Or, they may choose to not do business in some countries.

The result could turn the world into a bunch of data islands. Do I care if I don’t see data from people in China? I don’t think so. Not sure that is a horrible result but for some companies it messes with their revenue. Worse yet, it makes them make really hard choices like Apple did. Or it can cause other countries to retaliate. Stay tuned, this battle is far from over. Credit: Wired

Security News for the Week Ending September 17, 2021

LA Police Collected Social Media Account Info From People They Talked To

I’m sure they were just curious. The LA police watchdog says that officers were instructed to collect civilians’ social media details when they interviewed them. An Email from the Chief dating back to 2015. He said it could be beneficial to investigations and possibly even future outreach programs. These are people who are neither arrested or cited. I am sure that using people’s email addresses for social outreach is far more effective than, say, Twitter, Facebook or even the 6:00 News. Not. For harassing and scaring people, yes. Credit: MSN

Germany Admits Police Used NSO Group Pegasus Spyware

Germany’s Federal Police admitted that they used the Pegasus Spyware, which can totally own a mobile phone and all the data on it, when testifying before Parliament. They said that some features were disabled due to German law. What features and how many people were not revealed. Likely they are not alone – they just got caught at it Credit: Security Week

Taliban and China Are Reportedly in Bed Together

China has reportedly sent its best (?) cyber spies to Kabul to help the Taliban hack land lines and mobile calls, monitor the Internet and mine social media. While all governments, including ours, does this, the Taliban is not likely to put any controls on what gets monitored. China has been, US intelligence sources say, wooing the Taliban for years getting ready for this. One can only assume that the Taliban will reciprocate, like by giving China access to stuff we left behind. CreditL Mirror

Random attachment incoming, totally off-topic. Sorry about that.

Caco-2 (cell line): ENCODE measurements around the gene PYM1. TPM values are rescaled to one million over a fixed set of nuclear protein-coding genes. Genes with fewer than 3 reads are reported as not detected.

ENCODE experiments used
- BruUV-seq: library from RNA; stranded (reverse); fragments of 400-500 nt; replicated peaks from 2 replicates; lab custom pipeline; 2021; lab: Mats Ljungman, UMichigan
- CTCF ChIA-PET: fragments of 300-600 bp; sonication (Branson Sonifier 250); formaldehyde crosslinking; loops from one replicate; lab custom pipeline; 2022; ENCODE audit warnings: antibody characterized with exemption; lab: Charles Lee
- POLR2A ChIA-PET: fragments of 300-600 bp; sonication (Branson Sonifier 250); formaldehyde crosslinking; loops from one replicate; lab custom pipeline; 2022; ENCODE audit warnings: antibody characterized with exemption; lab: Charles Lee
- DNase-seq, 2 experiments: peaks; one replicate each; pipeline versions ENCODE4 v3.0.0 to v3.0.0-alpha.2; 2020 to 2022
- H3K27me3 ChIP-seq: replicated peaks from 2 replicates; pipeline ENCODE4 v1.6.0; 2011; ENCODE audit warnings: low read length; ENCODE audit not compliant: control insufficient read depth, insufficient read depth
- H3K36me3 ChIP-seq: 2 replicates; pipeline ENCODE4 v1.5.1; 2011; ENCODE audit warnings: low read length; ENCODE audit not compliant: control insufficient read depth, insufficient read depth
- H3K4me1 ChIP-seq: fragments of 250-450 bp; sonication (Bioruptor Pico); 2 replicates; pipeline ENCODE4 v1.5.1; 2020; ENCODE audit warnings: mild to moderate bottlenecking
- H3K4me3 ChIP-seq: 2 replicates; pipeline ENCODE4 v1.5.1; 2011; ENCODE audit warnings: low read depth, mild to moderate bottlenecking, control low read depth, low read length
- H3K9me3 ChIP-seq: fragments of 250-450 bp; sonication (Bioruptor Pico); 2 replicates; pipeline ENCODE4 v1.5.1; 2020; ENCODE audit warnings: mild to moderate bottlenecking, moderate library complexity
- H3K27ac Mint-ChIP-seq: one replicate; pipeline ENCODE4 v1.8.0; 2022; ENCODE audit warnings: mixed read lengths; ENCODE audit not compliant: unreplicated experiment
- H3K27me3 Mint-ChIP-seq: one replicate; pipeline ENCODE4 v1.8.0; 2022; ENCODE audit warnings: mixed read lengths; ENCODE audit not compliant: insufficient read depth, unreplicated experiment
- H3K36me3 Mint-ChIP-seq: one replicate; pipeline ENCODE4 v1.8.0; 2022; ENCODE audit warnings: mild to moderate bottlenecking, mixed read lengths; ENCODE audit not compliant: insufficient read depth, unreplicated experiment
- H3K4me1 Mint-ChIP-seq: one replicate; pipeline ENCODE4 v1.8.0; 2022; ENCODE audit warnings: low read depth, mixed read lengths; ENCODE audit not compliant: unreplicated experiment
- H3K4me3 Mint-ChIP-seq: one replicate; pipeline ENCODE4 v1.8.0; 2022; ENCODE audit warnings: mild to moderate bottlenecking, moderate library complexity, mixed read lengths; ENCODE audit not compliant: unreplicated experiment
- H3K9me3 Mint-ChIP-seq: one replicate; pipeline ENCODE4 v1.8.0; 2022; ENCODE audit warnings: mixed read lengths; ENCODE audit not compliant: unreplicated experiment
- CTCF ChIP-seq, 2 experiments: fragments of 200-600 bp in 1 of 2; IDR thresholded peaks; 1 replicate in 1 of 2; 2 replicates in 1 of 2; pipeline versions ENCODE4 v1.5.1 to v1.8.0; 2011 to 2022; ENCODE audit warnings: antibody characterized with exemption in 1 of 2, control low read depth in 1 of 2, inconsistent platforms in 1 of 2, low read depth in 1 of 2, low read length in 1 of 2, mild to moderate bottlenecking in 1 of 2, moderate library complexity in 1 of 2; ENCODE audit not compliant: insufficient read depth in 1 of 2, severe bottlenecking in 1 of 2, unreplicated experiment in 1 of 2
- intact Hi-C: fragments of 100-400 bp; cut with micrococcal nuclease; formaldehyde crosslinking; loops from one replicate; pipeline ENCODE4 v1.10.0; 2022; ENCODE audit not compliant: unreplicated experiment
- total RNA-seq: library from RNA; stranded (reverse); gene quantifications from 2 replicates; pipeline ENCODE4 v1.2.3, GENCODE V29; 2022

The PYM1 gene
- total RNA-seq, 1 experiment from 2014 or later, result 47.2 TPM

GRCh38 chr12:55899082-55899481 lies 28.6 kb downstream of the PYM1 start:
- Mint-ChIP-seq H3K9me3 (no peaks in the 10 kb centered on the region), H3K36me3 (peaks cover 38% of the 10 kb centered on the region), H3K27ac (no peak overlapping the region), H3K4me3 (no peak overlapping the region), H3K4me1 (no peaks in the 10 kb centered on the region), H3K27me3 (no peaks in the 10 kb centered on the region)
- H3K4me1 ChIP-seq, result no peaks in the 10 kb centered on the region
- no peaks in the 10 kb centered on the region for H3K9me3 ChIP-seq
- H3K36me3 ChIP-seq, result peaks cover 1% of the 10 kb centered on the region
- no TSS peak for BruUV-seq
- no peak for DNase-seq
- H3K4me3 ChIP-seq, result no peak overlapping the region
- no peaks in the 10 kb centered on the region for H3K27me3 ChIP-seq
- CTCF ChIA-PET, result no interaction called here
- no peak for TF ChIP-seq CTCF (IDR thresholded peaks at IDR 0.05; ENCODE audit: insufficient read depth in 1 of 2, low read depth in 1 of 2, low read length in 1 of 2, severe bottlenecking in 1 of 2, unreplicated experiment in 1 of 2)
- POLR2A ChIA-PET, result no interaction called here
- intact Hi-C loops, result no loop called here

FTC Says Health Apps Must Notify Consumers About Breaches

The FTC warned apps and devices that collect personal health information that they must notify consumers if their data is breached in a 3-2 vote, with the two Republicans voting against it. This is designed to specifically address the gap that apps are not considered covered entities for the most part, hence they are not covered by HIPAA. The two Trump appointees who voted against it are not necessarily against having app makers tell users that their data has been compromised, but would prefer to drag the decision out for a few more years as the government does its normal bureaucratic rulemaking process. Credit: FTC

Cop Instructed to Play Loud Music to Disrupt Public Filming of Their Activities

Police – or at least some police – do not like being filmed while performing their job. One Illinois police department officially came up with an interesting tactic. While it doesn’t stop people from filming them, it MIGHT cause the videos to be taken down from social media, which seems to be the goal. When they detect someone filming them, they turn on copyrighted music to be included in the recording. Most social media have been sued enough that they have tech that detects at least popular copyrighted music and if detects it, it removes the post so they don’t get sued. I think it is pretty simple to distort the music a little bit so the filter won’t work while still allowing a listener to hear the interaction with the police. My guess is that if a case like this came to court over copyright, the court would rule in favor of the person filming, but we are talking about the law here, so who knows. Credit: Vice